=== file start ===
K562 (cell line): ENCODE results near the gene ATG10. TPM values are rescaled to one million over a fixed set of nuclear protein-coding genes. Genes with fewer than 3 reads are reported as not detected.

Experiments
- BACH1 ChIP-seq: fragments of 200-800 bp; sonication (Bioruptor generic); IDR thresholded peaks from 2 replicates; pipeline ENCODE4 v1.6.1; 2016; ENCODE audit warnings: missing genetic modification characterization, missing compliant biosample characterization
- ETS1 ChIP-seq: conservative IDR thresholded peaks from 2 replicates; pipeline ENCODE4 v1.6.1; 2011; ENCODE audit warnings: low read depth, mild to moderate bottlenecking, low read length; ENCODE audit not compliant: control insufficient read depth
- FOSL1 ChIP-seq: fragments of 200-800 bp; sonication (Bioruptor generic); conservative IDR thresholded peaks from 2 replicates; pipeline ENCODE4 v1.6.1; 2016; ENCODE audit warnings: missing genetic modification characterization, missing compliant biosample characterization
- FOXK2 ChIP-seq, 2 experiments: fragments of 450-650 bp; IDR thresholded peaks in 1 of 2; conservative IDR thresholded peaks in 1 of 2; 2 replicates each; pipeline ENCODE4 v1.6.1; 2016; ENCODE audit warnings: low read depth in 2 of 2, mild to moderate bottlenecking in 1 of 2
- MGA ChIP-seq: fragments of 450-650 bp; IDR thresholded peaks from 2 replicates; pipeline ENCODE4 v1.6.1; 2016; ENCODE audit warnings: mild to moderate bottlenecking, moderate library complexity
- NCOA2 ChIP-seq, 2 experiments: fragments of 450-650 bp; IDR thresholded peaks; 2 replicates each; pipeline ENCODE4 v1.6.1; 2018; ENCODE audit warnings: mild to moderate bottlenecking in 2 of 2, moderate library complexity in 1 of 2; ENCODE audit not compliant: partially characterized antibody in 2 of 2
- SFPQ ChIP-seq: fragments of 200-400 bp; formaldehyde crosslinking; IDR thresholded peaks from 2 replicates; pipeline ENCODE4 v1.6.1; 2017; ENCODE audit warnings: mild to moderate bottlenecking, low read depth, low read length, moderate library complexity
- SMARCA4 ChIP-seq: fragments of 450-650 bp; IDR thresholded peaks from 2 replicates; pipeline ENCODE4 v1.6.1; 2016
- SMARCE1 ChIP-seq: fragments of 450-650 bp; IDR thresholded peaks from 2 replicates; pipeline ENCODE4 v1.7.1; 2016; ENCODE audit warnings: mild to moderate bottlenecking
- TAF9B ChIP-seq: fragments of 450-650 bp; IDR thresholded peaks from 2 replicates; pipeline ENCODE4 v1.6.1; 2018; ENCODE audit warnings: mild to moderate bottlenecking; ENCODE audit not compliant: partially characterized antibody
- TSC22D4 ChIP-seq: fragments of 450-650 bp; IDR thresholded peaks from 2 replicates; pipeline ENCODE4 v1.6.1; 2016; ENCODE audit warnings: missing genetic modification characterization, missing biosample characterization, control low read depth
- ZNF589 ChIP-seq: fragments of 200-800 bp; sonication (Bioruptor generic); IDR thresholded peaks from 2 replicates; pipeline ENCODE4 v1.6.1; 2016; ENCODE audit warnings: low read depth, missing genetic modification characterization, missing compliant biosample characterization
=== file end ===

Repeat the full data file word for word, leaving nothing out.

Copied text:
K562 (cell line): ENCODE results near the gene ATG10. TPM values are rescaled to one million over a fixed set of nuclear protein-coding genes. Genes with fewer than 3 reads are reported as not detected.

Experiments
- BACH1 ChIP-seq: fragments of 200-800 bp; sonication (Bioruptor generic); IDR thresholded peaks from 2 replicates; pipeline ENCODE4 v1.6.1; 2016; ENCODE audit warnings: missing genetic modification characterization, missing compliant biosample characterization
- ETS1 ChIP-seq: conservative IDR thresholded peaks from 2 replicates; pipeline ENCODE4 v1.6.1; 2011; ENCODE audit warnings: low read depth, mild to moderate bottlenecking, low read length; ENCODE audit not compliant: control insufficient read depth
- FOSL1 ChIP-seq: fragments of 200-800 bp; sonication (Bioruptor generic); conservative IDR thresholded peaks from 2 replicates; pipeline ENCODE4 v1.6.1; 2016; ENCODE audit warnings: missing genetic modification characterization, missing compliant biosample characterization
- FOXK2 ChIP-seq, 2 experiments: fragments of 450-650 bp; IDR thresholded peaks in 1 of 2; conservative IDR thresholded peaks in 1 of 2; 2 replicates each; pipeline ENCODE4 v1.6.1; 2016; ENCODE audit warnings: low read depth in 2 of 2, mild to moderate bottlenecking in 1 of 2
- MGA ChIP-seq: fragments of 450-650 bp; IDR thresholded peaks from 2 replicates; pipeline ENCODE4 v1.6.1; 2016; ENCODE audit warnings: mild to moderate bottlenecking, moderate library complexity
- NCOA2 ChIP-seq, 2 experiments: fragments of 450-650 bp; IDR thresholded peaks; 2 replicates each; pipeline ENCODE4 v1.6.1; 2018; ENCODE audit warnings: mild to moderate bottlenecking in 2 of 2, moderate library complexity in 1 of 2; ENCODE audit not compliant: partially characterized antibody in 2 of 2
- SFPQ ChIP-seq: fragments of 200-400 bp; formaldehyde crosslinking; IDR thresholded peaks from 2 replicates; pipeline ENCODE4 v1.6.1; 2017; ENCODE audit warnings: mild to moderate bottlenecking, low read depth, low read length, moderate library complexity
- SMARCA4 ChIP-seq: fragments of 450-650 bp; IDR thresholded peaks from 2 replicates; pipeline ENCODE4 v1.6.1; 2016
- SMARCE1 ChIP-seq: fragments of 450-650 bp; IDR thresholded peaks from 2 replicates; pipeline ENCODE4 v1.7.1; 2016; ENCODE audit warnings: mild to moderate bottlenecking
- TAF9B ChIP-seq: fragments of 450-650 bp; IDR thresholded peaks from 2 replicates; pipeline ENCODE4 v1.6.1; 2018; ENCODE audit warnings: mild to moderate bottlenecking; ENCODE audit not compliant: partially characterized antibody
- TSC22D4 ChIP-seq: fragments of 450-650 bp; IDR thresholded peaks from 2 replicates; pipeline ENCODE4 v1.6.1; 2016; ENCODE audit warnings: missing genetic modification characterization, missing biosample characterization, control low read depth
- ZNF589 ChIP-seq: fragments of 200-800 bp; sonication (Bioruptor generic); IDR thresholded peaks from 2 replicates; pipeline ENCODE4 v1.6.1; 2016; ENCODE audit warnings: low read depth, missing genetic modification characterization, missing compliant biosample characterization